// ...
    // Save the IntentFilter object
    BroadcastFilter bf = new BroadcastFilter(filter, rl, callerPackage,
        permission, callingUid, userId, instantApp, visibleToInstantApps);
    if (rl.containsFilter(filter)) {
        Slog.w(TAG, "Receiver with filter " + filter
            + " already registered for pid " + rl.pid
            + ", callerPackage is " + callerPackage);
    } else {
        rl.add(bf);
        if (!bf.debugCheck()) {
            Slog.w(TAG, "==> For Dynamic broadcast");
        }
        mReceiverResolver.addFilter(bf);
    }
    // ...
}

                 .

2, The sending and receiving process of BroadcastReceiver

                        . There are several types of Broadcasting: General broadcasting, ordered broadcasting and sticky broadcasting. Even if the characteristics are different, the processes are similar. So the author takes general broadcasting as an example to analyze.

The following points should be paid attention to in the process of transmitting and receiving broadcast.

  1. Broadcast will not be sent to stopped apps

The broadcastIntentLocked method is complex, but there is a line in the code.

// By default broadcasts do not go to stopped apps.
intent.addFlags(Intent.FLAG_EXCLUDE_STOPPED_PACKAGES);

   starting from Android 3.1 (Android 10.0 is used here) broadcasting has a feature that by default, broadcasting will not be sent to stopped applications. In Android 3.1, two flag bits are added for Intent, namely FLAG_INCLUDE_STOPPED_PACKAGES and flags_ EXCLUDE_ STOPPED_ Packages, which is used to control whether the broadcast will play a role in the application in the stopped state. The specific meaning is as follows.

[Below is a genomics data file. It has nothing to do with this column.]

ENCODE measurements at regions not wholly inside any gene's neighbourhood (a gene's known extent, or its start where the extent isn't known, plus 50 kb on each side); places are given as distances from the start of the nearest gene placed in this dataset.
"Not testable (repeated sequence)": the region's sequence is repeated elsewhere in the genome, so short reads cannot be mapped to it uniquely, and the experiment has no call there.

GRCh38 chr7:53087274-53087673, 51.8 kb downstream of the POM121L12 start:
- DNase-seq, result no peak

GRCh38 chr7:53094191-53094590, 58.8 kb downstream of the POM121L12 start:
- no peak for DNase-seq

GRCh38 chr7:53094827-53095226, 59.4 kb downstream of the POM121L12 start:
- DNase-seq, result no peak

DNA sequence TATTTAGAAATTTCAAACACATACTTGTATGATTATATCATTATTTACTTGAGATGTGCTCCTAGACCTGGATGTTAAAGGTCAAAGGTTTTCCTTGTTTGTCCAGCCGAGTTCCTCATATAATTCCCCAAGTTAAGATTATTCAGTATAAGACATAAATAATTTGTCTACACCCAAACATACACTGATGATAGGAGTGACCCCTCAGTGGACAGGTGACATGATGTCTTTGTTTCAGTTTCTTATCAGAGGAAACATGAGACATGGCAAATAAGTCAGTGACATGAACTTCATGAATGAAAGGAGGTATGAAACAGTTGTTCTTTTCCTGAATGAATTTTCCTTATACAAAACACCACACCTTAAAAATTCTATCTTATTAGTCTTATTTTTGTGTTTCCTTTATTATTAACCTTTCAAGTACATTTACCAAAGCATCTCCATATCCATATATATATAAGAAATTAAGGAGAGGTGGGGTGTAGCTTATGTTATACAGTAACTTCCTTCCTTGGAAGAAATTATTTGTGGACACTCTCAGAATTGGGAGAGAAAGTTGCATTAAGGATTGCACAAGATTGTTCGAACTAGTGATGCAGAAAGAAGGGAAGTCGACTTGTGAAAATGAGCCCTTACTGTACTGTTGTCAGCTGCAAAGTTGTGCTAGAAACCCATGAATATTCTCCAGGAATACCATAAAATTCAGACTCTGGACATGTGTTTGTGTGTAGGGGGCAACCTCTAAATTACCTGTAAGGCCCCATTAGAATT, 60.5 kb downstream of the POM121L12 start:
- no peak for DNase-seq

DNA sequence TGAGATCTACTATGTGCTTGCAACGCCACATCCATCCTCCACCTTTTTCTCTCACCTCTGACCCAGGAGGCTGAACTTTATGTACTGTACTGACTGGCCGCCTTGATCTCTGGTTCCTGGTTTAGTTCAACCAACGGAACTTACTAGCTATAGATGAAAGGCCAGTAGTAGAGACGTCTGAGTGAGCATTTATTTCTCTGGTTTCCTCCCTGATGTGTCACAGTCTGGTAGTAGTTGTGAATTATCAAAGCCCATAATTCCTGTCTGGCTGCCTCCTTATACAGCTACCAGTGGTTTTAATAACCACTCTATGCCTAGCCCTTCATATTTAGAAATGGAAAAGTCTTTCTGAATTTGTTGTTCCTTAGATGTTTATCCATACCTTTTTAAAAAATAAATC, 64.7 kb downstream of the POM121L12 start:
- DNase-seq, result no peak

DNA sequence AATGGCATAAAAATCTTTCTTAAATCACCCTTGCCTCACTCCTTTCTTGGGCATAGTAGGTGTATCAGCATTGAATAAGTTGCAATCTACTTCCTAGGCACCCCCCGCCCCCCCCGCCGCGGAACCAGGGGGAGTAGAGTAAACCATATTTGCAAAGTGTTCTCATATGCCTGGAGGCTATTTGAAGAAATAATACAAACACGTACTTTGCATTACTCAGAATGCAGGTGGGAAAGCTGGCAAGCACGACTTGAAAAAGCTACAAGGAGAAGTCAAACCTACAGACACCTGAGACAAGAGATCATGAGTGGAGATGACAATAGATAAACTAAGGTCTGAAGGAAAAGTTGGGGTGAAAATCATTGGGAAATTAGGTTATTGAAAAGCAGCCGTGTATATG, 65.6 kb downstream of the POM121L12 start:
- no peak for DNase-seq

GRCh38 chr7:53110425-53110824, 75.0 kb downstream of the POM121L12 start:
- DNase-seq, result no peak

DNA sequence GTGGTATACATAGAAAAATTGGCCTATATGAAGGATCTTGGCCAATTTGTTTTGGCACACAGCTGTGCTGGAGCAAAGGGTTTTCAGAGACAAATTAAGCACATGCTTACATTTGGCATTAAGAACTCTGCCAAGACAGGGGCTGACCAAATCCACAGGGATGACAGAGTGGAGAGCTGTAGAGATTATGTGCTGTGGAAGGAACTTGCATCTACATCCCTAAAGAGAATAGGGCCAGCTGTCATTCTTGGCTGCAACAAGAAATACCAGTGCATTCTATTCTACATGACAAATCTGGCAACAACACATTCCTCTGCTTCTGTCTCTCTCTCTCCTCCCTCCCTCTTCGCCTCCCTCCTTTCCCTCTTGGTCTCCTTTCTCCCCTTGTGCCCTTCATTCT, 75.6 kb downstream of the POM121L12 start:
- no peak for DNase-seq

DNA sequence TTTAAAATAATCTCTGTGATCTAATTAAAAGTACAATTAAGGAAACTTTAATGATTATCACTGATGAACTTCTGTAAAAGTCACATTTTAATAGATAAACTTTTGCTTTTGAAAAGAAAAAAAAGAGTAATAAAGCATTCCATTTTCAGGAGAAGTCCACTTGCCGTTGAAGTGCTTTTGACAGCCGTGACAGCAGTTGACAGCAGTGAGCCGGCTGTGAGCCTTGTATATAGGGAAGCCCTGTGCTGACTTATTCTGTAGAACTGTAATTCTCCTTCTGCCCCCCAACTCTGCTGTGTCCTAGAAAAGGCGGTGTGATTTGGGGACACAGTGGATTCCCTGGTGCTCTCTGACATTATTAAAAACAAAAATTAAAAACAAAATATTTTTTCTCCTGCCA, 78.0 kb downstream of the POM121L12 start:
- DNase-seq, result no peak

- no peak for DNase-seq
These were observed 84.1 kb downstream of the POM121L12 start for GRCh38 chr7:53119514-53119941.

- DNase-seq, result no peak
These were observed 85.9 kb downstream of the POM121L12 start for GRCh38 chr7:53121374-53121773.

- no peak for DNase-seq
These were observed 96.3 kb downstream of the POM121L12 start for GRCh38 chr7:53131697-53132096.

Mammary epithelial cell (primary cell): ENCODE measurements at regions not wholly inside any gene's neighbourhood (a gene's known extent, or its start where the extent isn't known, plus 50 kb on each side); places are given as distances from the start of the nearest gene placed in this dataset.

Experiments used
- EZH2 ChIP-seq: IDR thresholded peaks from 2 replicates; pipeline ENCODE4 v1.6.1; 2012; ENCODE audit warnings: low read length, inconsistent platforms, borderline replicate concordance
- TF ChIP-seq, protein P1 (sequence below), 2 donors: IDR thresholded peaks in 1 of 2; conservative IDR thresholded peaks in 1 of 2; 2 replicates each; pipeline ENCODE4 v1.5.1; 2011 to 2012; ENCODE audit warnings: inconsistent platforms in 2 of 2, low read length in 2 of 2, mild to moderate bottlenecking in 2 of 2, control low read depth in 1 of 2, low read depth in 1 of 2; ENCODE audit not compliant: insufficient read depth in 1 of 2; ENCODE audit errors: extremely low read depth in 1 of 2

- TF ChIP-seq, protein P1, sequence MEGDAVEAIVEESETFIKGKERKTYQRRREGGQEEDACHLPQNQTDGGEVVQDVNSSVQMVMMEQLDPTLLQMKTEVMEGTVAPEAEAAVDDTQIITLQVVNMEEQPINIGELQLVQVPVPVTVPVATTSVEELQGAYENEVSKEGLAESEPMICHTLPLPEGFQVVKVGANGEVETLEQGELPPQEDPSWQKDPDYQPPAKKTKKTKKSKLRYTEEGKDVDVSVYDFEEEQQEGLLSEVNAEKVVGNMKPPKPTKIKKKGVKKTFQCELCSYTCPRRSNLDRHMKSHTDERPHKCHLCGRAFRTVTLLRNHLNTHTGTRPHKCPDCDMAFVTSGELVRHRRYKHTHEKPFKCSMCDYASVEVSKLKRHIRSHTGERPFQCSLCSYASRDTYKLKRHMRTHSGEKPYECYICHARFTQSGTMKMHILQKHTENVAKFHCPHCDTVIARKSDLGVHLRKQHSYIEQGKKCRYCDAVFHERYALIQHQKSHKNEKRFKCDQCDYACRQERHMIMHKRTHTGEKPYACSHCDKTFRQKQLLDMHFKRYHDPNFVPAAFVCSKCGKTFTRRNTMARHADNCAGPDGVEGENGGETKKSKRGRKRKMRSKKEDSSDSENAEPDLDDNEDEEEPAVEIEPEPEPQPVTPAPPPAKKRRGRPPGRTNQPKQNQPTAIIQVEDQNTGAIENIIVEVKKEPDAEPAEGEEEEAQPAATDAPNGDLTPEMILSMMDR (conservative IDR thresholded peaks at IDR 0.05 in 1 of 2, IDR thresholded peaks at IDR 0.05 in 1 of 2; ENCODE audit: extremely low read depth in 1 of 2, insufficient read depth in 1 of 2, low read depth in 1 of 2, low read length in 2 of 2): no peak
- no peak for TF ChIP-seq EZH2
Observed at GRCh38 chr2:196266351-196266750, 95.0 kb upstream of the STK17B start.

Marker bit meaning
FLAG_INCLUDE_STOPPED_PACKAGES Indicates that the application that has been stopped is included. At this time, the broadcast will be sent to the application that has been stopped
FLAG_EXCLUDE_STOPPED_PACKAGES Indicates that there is no application that has been stopped. At this time, the broadcast will not be sent to the application that has been stopped

                       . If you need to start the stopped application, you only need to add flag for the broadcast Intent_ EXCLUDE_ STOPPED_ The packages flag bit is enough. When the two tags coexist, flag is used_ EXCLUDE_ STOPPED_ Packages shall prevail.

  1. broadcastIntentLocked works

                                . Part of the source code is shown below.

int NR = registeredReceivers != null ? registeredReceivers.size() : 0;
if (!ordered && NR > 0) {
    // If we are not serializing this broadcast, then send the
    // registered receivers separately so they don't wait for the
    // components to be launched.
    if (isCallerSystem) {
        checkBroadcastFromSystem(intent, callerApp, callerPackage, callingUid,
                isProtectedBroadcast, registeredReceivers);
    }
    final BroadcastQueue queue = broadcastQueueForIntent(intent);
    BroadcastRecord r = new BroadcastRecord(queue, intent, callerApp,
            callerPackage, callingPid, callingUid, callerInstantApp, resolvedType,
            requiredPermissions, appOp, brOptions, registeredReceivers, resultTo,
            resultCode, resultData, resultExtras, ordered, sticky, false, userId,
            allowBackgroundActivityStarts, timeoutExempt);
    if (DEBUG_BROADCAST) Slog.v(TAG_BROADCAST, "Enqueueing parallel broadcast " + r);
    final boolean replaced = replacePending
            && (queue.replaceParallelBroadcastLocked(r) != null); // Find filter
    // Note: We assume resultTo is null for non-ordered broadcasts.
    if (!replaced) {
        // Save general broadcast and send
        queue.enqueueParallelBroadcastLocked(r);
        queue.scheduleBroadcastsLocked();
    }
    registeredReceivers = null;
    NR = 0;
}

                   .

Reference: Android development art exploration

Posted by CallItKarma on Wed, 10 Jun 2020 21:24:05 -0700